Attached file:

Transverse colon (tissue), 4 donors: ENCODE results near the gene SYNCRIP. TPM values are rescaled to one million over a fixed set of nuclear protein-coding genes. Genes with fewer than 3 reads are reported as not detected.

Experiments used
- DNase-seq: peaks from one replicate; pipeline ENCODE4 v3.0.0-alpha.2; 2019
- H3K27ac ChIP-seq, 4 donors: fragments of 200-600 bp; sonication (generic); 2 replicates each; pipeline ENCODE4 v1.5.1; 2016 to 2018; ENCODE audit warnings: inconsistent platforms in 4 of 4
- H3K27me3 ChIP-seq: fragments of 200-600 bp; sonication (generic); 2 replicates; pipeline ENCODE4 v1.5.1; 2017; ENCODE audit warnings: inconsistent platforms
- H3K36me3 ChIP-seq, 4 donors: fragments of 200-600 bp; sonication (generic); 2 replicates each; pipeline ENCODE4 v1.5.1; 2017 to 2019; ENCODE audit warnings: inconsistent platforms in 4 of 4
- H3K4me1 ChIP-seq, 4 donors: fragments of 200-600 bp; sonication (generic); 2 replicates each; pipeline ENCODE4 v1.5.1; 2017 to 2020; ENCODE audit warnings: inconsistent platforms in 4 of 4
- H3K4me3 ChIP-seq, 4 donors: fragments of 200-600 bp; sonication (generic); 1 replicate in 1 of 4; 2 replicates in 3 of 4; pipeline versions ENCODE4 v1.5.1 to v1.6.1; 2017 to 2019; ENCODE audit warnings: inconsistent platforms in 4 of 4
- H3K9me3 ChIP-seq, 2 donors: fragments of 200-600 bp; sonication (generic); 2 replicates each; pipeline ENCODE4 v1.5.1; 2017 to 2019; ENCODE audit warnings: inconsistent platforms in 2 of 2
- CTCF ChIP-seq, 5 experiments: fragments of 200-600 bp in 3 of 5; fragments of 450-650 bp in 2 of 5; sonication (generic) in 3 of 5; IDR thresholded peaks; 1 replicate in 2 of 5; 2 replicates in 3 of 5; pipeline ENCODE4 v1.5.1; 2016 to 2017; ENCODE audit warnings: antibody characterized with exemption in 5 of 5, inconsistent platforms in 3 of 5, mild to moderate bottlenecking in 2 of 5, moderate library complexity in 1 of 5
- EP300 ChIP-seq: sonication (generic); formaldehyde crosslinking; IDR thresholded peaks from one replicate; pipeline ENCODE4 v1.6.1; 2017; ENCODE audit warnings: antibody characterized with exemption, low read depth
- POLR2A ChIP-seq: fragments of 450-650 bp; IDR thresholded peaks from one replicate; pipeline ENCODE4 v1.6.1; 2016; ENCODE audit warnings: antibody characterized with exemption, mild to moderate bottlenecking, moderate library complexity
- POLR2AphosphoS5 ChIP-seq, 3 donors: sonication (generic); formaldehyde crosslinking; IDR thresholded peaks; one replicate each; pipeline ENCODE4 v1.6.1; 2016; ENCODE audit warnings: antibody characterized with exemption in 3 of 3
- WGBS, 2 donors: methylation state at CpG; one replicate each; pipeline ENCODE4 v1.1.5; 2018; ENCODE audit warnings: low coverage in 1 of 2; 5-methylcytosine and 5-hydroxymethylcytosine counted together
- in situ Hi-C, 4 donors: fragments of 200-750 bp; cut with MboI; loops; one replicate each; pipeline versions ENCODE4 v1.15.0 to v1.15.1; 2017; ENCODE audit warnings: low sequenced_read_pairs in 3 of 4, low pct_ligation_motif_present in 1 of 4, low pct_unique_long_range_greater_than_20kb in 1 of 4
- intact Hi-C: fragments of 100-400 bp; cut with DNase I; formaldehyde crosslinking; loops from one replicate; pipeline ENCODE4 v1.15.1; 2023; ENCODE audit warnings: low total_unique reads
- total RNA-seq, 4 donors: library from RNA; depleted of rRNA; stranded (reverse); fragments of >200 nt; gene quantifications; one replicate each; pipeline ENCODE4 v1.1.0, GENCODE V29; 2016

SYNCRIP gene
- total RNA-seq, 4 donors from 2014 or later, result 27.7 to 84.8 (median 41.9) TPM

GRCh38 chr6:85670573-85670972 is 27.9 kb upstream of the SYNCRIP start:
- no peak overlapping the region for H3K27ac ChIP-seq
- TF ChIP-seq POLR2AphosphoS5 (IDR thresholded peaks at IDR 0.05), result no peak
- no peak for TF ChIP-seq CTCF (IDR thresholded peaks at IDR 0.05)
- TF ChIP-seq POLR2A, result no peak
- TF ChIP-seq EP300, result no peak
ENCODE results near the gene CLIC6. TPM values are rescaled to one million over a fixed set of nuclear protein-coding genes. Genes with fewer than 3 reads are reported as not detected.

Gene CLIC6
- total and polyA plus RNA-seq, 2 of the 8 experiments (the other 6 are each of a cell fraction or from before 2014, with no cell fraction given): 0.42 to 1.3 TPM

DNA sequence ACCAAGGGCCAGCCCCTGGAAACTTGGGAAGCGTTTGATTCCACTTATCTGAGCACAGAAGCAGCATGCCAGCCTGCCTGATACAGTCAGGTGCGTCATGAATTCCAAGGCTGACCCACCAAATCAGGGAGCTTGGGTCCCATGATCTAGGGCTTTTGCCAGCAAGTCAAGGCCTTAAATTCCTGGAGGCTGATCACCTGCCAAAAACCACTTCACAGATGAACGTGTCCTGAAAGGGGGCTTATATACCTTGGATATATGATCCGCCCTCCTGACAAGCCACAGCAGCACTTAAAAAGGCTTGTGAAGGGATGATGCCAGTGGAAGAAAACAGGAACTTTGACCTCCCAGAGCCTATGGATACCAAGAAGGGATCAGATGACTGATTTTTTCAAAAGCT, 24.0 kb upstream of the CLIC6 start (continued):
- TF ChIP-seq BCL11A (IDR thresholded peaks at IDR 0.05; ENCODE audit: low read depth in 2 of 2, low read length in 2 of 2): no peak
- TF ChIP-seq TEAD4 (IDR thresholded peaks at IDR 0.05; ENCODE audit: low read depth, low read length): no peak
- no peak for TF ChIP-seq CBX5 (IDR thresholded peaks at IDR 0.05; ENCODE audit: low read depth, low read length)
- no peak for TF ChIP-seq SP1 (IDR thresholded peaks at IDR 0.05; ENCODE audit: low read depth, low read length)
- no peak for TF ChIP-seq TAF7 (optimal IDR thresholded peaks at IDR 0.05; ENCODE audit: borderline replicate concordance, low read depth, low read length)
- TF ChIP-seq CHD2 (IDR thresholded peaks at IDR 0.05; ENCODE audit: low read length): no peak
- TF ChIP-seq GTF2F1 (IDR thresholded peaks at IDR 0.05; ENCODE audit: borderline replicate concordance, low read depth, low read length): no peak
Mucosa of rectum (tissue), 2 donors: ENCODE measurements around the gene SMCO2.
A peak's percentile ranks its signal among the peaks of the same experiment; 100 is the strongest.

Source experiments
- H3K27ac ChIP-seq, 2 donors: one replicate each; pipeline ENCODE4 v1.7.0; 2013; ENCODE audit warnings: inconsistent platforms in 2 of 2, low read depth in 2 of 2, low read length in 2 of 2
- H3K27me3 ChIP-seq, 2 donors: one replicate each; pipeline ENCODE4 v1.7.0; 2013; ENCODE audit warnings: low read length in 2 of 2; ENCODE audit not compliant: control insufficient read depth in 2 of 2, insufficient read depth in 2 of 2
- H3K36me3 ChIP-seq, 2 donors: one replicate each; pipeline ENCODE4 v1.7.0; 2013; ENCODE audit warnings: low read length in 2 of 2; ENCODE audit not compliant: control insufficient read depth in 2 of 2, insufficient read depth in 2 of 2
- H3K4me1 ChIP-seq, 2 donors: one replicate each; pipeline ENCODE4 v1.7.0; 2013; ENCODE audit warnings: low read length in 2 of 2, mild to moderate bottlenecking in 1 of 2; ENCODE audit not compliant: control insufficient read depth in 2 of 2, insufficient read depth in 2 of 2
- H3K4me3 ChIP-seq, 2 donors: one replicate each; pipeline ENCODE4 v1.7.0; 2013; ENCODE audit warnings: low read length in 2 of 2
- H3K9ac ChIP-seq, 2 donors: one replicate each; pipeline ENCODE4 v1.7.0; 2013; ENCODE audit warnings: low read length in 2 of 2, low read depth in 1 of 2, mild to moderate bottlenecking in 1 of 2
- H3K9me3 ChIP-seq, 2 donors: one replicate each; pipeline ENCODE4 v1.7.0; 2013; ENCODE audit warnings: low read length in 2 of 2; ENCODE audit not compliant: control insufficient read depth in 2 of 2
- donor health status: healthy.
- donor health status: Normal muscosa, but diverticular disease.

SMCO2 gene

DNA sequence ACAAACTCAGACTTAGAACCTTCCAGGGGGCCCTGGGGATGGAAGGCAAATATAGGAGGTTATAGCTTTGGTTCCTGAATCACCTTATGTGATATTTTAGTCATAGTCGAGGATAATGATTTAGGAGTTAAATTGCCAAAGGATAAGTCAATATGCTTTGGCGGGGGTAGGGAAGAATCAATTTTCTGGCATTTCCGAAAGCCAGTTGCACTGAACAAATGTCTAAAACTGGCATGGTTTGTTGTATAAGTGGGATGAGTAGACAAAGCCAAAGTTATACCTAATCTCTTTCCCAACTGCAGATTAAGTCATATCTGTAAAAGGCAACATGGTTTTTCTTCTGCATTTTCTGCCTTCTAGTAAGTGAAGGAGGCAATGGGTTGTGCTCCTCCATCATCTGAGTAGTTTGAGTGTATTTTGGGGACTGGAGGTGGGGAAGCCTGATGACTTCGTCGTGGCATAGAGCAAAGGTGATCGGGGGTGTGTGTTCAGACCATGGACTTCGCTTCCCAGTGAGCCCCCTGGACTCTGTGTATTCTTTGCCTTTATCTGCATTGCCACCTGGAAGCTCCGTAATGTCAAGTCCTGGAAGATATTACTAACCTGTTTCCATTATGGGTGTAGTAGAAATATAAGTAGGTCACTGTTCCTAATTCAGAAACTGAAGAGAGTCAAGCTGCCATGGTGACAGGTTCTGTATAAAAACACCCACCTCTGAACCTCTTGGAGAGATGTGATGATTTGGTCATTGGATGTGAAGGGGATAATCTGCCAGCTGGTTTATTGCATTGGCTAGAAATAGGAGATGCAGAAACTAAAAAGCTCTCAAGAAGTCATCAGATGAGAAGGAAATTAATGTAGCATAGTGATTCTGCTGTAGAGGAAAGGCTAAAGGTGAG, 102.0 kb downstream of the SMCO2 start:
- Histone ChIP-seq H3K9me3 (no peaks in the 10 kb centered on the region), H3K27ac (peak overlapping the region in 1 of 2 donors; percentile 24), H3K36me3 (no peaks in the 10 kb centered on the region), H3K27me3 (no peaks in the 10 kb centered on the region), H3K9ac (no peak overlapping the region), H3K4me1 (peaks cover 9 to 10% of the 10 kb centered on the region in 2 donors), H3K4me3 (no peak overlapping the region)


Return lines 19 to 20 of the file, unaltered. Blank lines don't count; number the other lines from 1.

- total RNA-seq, 4 donors from 2014 or later, result 27.7 to 84.8 (median 41.9) TPM

GRCh38 chr6:85670573-85670972 is 27.9 kb upstream of the SYNCRIP start: